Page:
One picture shows a bombing suspect running through an Underground station after his explosives failed to detonate. Another captured a second suspect standing on the upper floor of a double-decker bus.

London's ubiquitous closed circuit television cameras (search) have provided police with crucial leads in their investigations of this month's attacks on the city's transit system.

Police have widely broadcast photos of all four suspects on the run after the July 21 failed attempts on three Tube trains and a bus. Authorities have already identified two.

With the closed circuit footage, Peter Clarke, head of the Metropolitan Police (search) anti-terrorist branch, was able to give the country on Monday a remarkably detailed picture of how the terrorists escaped in the hope that residents of the neighborhoods they fled through could provide clues.

One popped out of the back window of a train, ran down the tracks, and then through backyards and past the BBC building before disappearing. Another evaded people chasing him as he ran out of Oval station and was last seen on Tindall Street in south London.

With the suspects' photos displayed behind him, Clarke appealed to shopkeepers for information on whether any of the four men had purchased the distinctive plastic food containers used to house their bombs from them. It was part of a general appeal to the public to come forward if they recognize the men.

London's Metropolitan Police say they've examined 15,000 closed circuit tapes so far.

Detectives "will now be studying hundreds and thousands of hours of tape," said John Carnt, a former London police detective superintendent with expertise in counterterrorism. "They'll be particularly interested in any other people they spot the suspects associating with."

CCTV footage of the four bombers who killed themselves and 52 others on July 7 was hugely important in helping police identify those suspects as well.

Within days of the bombings, police said they had images of the men gathering in King's Cross (search) station about 20 minutes before three of them struck; the other blew himself and a bus up an hour later.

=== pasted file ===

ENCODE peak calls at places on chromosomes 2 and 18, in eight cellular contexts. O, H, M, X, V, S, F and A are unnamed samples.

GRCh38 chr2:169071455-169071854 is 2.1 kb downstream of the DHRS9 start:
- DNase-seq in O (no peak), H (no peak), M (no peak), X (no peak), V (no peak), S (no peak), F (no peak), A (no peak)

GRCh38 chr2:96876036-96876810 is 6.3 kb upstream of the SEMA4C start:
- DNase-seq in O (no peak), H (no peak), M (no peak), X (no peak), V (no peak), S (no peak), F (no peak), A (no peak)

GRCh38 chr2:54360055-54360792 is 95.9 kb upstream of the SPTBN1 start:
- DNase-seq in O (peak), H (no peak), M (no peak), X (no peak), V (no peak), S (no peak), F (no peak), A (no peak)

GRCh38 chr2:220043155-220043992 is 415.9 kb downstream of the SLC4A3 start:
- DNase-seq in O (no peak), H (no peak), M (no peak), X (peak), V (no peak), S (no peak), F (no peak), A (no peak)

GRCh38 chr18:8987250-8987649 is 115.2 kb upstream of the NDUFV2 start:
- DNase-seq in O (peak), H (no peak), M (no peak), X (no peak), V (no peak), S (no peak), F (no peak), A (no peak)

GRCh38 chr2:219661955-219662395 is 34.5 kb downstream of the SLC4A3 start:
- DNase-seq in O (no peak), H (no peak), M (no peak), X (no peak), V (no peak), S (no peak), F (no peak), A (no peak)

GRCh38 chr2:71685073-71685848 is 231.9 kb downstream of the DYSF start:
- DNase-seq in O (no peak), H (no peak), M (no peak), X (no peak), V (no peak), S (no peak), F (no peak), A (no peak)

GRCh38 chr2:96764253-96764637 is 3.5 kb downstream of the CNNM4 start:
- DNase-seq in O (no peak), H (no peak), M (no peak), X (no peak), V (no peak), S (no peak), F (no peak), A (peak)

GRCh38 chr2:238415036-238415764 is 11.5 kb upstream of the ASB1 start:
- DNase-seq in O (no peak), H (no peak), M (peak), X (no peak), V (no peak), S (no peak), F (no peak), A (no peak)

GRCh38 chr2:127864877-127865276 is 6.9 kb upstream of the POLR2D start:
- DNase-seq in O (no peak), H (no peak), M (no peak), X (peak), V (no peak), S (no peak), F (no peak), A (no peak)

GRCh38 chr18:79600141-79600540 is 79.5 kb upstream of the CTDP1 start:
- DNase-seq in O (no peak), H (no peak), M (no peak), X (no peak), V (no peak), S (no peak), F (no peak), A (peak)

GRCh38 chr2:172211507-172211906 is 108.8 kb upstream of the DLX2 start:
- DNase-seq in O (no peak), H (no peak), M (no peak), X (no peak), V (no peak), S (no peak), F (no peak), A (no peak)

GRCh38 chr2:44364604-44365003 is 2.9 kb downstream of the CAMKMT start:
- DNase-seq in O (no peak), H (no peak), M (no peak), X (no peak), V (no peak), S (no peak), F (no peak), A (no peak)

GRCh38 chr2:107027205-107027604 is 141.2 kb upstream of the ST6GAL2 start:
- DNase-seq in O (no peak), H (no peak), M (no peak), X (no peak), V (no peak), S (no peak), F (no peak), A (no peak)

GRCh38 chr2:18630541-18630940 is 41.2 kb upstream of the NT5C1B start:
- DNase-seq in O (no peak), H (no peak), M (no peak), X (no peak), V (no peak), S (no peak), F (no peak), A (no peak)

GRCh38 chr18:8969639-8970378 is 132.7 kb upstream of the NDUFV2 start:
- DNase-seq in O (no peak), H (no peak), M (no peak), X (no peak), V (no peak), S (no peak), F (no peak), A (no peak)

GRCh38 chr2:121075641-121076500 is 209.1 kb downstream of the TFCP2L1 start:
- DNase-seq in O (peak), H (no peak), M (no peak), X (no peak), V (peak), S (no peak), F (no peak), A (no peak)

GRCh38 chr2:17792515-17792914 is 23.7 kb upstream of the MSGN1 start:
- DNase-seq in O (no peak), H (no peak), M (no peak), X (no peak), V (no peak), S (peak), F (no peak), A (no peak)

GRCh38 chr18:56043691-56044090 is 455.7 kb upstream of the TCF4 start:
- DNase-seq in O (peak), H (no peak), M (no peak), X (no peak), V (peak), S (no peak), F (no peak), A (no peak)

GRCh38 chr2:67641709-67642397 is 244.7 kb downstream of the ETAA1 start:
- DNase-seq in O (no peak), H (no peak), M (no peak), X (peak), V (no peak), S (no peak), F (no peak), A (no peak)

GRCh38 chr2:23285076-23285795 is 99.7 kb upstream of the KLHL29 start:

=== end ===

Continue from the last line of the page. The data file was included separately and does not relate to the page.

There are an estimated four million CCTV cameras across Britain, according to the Home Office. They are on the streets and in shopping malls, parks, offices, schools, airports and parking lots — among many other locations. News reports often cite an estimate that the average Briton is filmed by about 300 cameras every day.

CCTV came into widespread use in Britain in the early 1990s, after two deadly Irish Republican Army (search) bombings in London's financial district.

Their use has raised some civil liberties concerns.

Gareth Crossman, of the rights group Liberty, said CCTV was sometimes misused to invade people's privacy and argued that its use should be more tightly regulated.

In one case, he said, a man's suicide attempt was caught on camera and later aired on television; in others, cameras have been aimed inadvertently into private homes.

Still, Britons generally seem unconcerned about the cameras' presence, and they play a key role in all manners of law enforcement, even photographing license plates to monitor payments of the toll charged for driving in the city center.

Many experts say CCTV has been disappointing at its initial goal of deterring crime but has been quite helpful in solving those that have already occurred.

The London bombings aren't the first time CCTV has given Britons vivid images of crime — cameras in a shopping mall near Liverpool captured two 10-year-old boys leading toddler James Bulger to his 1993 murder, a picture that was frequently reprinted and broadcast.